Wilson ‘Chembo’ Corniel & Grupo Chaworo @StPhilipsChurch – 3 PM on 6/2/13 http://ow.ly/kXlsd #GrupoChaworo #Ivan Renta @SmokeJazzClub
Dr Jane Wright, who has died aged 93, was an American oncologist and conducted pioneering research into chemotherapy drugs, transforming them into a key aspect of cancer treatment.
Jane Cooke Wright was born in New York City on November 30 1919, the eldest of two children. Her mother was a schoolteacher; her father, Louis Tompkins Wright, had been one of the first African-Americans to graduate cum laude from Harvard Medical School, and the first black doctor to work in a municipal New York hospital. By the time Jane was four, he had set up a nursing school at Harlem Hospital, admitting black students .
Jane was educated at Fieldston Upper School, and won a scholarship to study art at Smith College in Northampton, Massachusetts. She went on to the New York Medical College in 1942, where she graduated with honours before starting work as an intern at Bellevue Hospital in New York.
At the time of her residency in 1947-48, very little was known about the efficacy of chemotherapy. Louis Wright had just established the Cancer Research Foundation at Harlem Hospital, and Jane joined him there in 1949.
The pair began testing new chemicals on patients with leukaemia and lymphatic cancers, their inspiration coming from studying victims of mustard gas attacks from the Second World War — Louis Wright had himself suffered lung damage in such an attack. It was found that gas survivors had reduced white blood cell counts. In leukaemia, however, there is a proliferation of malignant white blood cells, and the Wrights thought some of the chemicals found in mustard gas might be used as effective treatment.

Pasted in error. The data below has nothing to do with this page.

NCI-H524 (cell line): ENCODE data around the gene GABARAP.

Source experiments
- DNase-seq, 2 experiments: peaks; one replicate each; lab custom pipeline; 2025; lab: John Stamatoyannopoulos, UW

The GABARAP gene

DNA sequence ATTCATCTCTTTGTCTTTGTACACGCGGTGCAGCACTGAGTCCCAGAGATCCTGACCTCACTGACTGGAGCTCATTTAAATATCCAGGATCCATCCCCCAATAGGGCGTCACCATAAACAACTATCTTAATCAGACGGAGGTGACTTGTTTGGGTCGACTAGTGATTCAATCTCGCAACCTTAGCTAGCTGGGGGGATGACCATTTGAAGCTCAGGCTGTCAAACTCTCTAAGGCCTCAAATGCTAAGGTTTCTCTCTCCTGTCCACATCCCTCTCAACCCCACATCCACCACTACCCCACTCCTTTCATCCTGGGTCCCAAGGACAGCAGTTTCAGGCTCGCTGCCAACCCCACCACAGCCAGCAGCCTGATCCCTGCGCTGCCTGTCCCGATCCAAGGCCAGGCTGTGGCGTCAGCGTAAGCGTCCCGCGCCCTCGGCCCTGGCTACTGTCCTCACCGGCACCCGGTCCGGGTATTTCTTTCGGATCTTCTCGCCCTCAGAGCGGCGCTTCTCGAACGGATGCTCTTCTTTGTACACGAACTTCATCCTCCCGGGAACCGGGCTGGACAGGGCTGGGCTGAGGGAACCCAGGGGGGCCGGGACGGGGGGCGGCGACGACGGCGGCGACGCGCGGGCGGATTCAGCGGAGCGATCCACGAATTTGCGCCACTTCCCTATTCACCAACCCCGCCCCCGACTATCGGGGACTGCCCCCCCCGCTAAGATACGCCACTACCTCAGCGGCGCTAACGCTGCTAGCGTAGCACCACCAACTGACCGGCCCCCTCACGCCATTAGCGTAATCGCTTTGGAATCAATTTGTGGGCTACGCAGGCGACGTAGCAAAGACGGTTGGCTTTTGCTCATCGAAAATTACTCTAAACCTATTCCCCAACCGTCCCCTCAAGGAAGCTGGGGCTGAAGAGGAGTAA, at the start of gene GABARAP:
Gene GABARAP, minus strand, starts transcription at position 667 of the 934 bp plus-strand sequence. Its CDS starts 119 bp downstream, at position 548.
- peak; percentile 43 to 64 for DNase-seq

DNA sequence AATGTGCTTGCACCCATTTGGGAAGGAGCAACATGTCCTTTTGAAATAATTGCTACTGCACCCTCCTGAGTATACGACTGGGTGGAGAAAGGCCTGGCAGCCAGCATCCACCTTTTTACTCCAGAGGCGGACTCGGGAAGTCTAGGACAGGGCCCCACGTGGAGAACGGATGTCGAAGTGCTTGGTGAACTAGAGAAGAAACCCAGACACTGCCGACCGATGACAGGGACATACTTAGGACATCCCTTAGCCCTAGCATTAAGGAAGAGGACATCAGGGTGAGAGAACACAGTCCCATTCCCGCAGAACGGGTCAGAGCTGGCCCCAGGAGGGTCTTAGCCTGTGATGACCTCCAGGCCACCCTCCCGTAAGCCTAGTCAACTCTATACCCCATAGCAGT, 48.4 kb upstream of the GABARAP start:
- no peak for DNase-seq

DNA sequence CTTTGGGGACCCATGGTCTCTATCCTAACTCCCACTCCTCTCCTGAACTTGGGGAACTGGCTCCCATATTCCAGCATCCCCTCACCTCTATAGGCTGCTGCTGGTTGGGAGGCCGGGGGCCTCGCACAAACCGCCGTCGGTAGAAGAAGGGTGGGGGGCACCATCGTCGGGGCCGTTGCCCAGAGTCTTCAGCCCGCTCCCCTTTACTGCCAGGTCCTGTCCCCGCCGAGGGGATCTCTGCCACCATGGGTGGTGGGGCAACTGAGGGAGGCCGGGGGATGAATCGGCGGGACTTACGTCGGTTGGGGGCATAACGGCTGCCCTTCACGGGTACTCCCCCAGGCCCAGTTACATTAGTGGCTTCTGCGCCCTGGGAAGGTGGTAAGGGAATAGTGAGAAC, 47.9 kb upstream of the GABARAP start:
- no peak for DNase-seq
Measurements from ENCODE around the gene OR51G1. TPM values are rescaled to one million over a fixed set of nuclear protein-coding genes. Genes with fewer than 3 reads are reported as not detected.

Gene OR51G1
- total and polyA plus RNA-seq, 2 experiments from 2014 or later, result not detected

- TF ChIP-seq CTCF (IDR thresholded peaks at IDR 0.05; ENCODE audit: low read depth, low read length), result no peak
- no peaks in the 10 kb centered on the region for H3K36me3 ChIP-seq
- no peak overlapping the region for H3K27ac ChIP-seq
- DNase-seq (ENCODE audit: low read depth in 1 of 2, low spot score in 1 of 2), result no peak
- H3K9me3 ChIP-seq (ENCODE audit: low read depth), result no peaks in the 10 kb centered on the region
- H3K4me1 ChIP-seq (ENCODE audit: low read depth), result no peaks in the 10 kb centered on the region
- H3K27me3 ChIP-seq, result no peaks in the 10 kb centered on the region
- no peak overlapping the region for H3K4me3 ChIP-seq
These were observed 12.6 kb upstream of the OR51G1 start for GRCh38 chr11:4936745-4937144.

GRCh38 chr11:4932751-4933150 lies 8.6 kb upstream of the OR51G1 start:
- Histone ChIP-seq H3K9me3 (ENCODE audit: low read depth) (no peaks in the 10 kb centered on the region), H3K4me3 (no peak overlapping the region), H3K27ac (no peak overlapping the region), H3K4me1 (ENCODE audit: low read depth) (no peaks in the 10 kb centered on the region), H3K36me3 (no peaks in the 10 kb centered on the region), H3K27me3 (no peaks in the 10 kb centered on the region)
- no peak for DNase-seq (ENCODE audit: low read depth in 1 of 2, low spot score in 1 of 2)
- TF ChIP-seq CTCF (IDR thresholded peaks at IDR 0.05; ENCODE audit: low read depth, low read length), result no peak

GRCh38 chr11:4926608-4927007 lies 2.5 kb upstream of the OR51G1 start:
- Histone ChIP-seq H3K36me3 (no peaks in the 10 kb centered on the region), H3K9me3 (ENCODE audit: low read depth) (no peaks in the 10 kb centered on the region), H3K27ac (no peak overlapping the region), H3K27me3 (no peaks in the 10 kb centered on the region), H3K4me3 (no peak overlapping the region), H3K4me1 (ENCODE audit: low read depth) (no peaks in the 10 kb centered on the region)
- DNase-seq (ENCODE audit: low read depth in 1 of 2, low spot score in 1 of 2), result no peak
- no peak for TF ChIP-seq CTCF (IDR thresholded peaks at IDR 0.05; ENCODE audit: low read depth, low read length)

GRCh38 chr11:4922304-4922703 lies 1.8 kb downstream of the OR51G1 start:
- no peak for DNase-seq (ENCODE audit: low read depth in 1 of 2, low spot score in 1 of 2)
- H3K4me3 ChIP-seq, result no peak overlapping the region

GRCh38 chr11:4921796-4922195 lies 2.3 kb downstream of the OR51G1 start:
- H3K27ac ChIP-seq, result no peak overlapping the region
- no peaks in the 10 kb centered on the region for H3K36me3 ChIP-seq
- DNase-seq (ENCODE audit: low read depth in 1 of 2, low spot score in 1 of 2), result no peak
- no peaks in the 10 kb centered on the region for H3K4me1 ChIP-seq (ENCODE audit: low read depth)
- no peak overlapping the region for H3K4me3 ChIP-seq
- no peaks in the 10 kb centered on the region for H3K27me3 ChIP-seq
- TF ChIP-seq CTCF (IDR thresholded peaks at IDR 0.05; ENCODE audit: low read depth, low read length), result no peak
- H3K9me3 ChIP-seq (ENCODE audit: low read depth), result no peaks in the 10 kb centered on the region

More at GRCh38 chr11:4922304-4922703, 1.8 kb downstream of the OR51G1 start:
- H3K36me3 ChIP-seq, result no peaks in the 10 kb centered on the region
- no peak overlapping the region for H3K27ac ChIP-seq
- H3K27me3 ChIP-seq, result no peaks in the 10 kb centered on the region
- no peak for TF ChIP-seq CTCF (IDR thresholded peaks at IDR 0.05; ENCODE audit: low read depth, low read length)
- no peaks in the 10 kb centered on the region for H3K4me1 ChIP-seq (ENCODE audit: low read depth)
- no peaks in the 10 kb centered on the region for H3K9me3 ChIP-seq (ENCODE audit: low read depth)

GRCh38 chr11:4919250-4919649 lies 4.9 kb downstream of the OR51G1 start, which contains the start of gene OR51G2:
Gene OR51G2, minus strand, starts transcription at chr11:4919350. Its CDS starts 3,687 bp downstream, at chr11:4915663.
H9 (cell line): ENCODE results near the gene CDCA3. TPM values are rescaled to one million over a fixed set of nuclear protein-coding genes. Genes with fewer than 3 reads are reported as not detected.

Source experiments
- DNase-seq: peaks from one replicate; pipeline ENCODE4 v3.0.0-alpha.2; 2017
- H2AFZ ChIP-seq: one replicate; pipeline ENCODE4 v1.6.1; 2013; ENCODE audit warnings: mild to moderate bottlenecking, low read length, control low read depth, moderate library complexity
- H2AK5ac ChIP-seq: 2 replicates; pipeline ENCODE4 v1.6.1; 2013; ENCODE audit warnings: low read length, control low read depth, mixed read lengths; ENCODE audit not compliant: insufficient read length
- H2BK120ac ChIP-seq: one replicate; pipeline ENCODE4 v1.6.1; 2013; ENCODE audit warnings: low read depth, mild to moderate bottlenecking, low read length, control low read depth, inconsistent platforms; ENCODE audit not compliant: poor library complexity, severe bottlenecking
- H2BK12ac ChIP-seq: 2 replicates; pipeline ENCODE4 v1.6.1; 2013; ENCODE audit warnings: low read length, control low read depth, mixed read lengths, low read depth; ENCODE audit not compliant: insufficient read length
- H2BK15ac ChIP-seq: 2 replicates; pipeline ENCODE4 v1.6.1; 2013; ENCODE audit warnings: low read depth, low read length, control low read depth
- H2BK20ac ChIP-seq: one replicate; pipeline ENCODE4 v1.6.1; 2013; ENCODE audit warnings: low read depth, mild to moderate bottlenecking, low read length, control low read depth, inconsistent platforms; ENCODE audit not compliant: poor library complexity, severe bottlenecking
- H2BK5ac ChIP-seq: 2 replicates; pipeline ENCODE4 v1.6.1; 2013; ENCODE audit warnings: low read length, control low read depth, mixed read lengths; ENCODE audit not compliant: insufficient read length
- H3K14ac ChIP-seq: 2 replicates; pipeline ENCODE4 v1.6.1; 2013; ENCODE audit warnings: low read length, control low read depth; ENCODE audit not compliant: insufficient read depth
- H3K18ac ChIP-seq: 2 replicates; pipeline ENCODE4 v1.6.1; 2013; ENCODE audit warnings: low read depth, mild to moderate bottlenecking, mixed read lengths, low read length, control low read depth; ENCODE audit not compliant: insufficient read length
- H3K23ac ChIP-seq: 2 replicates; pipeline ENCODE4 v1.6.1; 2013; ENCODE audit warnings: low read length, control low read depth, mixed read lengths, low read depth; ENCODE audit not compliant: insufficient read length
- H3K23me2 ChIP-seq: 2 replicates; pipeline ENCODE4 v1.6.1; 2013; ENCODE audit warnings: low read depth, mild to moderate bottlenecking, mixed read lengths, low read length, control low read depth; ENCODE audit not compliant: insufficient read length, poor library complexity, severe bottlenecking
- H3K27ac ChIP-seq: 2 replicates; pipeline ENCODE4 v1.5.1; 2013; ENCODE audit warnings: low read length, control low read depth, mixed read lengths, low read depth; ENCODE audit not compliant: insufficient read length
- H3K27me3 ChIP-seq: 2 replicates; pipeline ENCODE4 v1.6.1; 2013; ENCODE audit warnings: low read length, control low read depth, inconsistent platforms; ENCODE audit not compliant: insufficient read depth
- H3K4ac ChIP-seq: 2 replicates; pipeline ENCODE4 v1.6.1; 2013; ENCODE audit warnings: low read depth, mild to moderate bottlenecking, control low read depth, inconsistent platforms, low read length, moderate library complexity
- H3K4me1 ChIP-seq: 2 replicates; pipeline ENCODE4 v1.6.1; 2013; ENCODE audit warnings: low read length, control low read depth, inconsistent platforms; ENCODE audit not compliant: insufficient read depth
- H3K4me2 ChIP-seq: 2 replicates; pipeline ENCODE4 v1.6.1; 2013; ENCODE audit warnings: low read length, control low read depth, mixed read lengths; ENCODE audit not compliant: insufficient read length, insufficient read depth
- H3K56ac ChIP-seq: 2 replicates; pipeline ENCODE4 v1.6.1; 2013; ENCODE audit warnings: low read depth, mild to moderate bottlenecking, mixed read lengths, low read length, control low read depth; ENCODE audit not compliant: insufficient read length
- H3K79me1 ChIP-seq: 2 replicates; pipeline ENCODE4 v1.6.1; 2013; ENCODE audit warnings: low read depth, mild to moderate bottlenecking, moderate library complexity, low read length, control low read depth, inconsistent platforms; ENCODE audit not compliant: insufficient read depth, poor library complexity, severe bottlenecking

When her father died in 1952, Jane Wright became the foundation’s director, at the age of 33. Three years later she became director for cancer chemotherapy research at the New York University Medical Centre. For the next four decades she remained at the forefront of chemotherapy research, testing therapeutic drugs, comparing responses in patients to laboratory findings, and developing new ways to deliver chemotherapy.